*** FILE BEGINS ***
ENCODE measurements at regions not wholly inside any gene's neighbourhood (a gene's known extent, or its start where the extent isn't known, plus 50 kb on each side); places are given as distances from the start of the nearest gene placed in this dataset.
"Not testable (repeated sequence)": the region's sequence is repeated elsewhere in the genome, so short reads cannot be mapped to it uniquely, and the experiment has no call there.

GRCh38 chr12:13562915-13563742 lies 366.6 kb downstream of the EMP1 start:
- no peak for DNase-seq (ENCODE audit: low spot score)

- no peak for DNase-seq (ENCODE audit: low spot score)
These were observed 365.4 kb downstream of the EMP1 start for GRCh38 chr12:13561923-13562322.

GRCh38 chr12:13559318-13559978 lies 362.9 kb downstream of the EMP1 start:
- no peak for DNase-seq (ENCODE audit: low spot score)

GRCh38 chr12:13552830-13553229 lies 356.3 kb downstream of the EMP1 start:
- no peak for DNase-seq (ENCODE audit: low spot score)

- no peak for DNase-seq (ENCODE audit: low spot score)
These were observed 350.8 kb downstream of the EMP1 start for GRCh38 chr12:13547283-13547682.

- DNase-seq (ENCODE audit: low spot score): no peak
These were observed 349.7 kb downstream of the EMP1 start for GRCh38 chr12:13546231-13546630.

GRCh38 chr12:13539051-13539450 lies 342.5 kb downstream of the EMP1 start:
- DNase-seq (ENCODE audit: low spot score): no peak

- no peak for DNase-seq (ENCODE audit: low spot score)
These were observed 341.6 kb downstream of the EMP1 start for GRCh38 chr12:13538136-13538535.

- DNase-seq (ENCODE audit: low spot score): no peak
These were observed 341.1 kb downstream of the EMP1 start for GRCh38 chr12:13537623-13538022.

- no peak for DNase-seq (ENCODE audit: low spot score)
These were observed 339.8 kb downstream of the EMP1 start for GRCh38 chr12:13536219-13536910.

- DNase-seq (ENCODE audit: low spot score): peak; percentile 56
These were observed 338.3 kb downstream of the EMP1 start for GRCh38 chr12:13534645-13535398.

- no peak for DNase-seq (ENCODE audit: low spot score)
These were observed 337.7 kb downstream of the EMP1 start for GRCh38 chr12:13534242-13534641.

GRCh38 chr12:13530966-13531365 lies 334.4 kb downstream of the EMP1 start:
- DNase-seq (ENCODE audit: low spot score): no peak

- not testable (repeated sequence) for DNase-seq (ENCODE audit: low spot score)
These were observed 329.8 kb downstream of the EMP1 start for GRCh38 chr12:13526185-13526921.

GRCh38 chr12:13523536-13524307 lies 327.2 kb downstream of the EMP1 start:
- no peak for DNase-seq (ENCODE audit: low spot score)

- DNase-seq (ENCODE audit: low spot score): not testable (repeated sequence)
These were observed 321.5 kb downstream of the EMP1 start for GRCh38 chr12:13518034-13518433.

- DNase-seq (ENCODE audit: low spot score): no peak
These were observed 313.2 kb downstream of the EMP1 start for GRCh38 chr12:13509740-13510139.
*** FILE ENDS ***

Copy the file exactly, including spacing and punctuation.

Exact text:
ENCODE measurements at regions not wholly inside any gene's neighbourhood (a gene's known extent, or its start where the extent isn't known, plus 50 kb on each side); places are given as distances from the start of the nearest gene placed in this dataset.
"Not testable (repeated sequence)": the region's sequence is repeated elsewhere in the genome, so short reads cannot be mapped to it uniquely, and the experiment has no call there.

GRCh38 chr12:13562915-13563742 lies 366.6 kb downstream of the EMP1 start:
- no peak for DNase-seq (ENCODE audit: low spot score)

- no peak for DNase-seq (ENCODE audit: low spot score)
These were observed 365.4 kb downstream of the EMP1 start for GRCh38 chr12:13561923-13562322.

GRCh38 chr12:13559318-13559978 lies 362.9 kb downstream of the EMP1 start:
- no peak for DNase-seq (ENCODE audit: low spot score)

GRCh38 chr12:13552830-13553229 lies 356.3 kb downstream of the EMP1 start:
- no peak for DNase-seq (ENCODE audit: low spot score)

- no peak for DNase-seq (ENCODE audit: low spot score)
These were observed 350.8 kb downstream of the EMP1 start for GRCh38 chr12:13547283-13547682.

- DNase-seq (ENCODE audit: low spot score): no peak
These were observed 349.7 kb downstream of the EMP1 start for GRCh38 chr12:13546231-13546630.

GRCh38 chr12:13539051-13539450 lies 342.5 kb downstream of the EMP1 start:
- DNase-seq (ENCODE audit: low spot score): no peak

- no peak for DNase-seq (ENCODE audit: low spot score)
These were observed 341.6 kb downstream of the EMP1 start for GRCh38 chr12:13538136-13538535.

- DNase-seq (ENCODE audit: low spot score): no peak
These were observed 341.1 kb downstream of the EMP1 start for GRCh38 chr12:13537623-13538022.

- no peak for DNase-seq (ENCODE audit: low spot score)
These were observed 339.8 kb downstream of the EMP1 start for GRCh38 chr12:13536219-13536910.

- DNase-seq (ENCODE audit: low spot score): peak; percentile 56
These were observed 338.3 kb downstream of the EMP1 start for GRCh38 chr12:13534645-13535398.

- no peak for DNase-seq (ENCODE audit: low spot score)
These were observed 337.7 kb downstream of the EMP1 start for GRCh38 chr12:13534242-13534641.

GRCh38 chr12:13530966-13531365 lies 334.4 kb downstream of the EMP1 start:
- DNase-seq (ENCODE audit: low spot score): no peak

- not testable (repeated sequence) for DNase-seq (ENCODE audit: low spot score)
These were observed 329.8 kb downstream of the EMP1 start for GRCh38 chr12:13526185-13526921.

GRCh38 chr12:13523536-13524307 lies 327.2 kb downstream of the EMP1 start:
- no peak for DNase-seq (ENCODE audit: low spot score)

- DNase-seq (ENCODE audit: low spot score): not testable (repeated sequence)
These were observed 321.5 kb downstream of the EMP1 start for GRCh38 chr12:13518034-13518433.

- DNase-seq (ENCODE audit: low spot score): no peak
These were observed 313.2 kb downstream of the EMP1 start for GRCh38 chr12:13509740-13510139.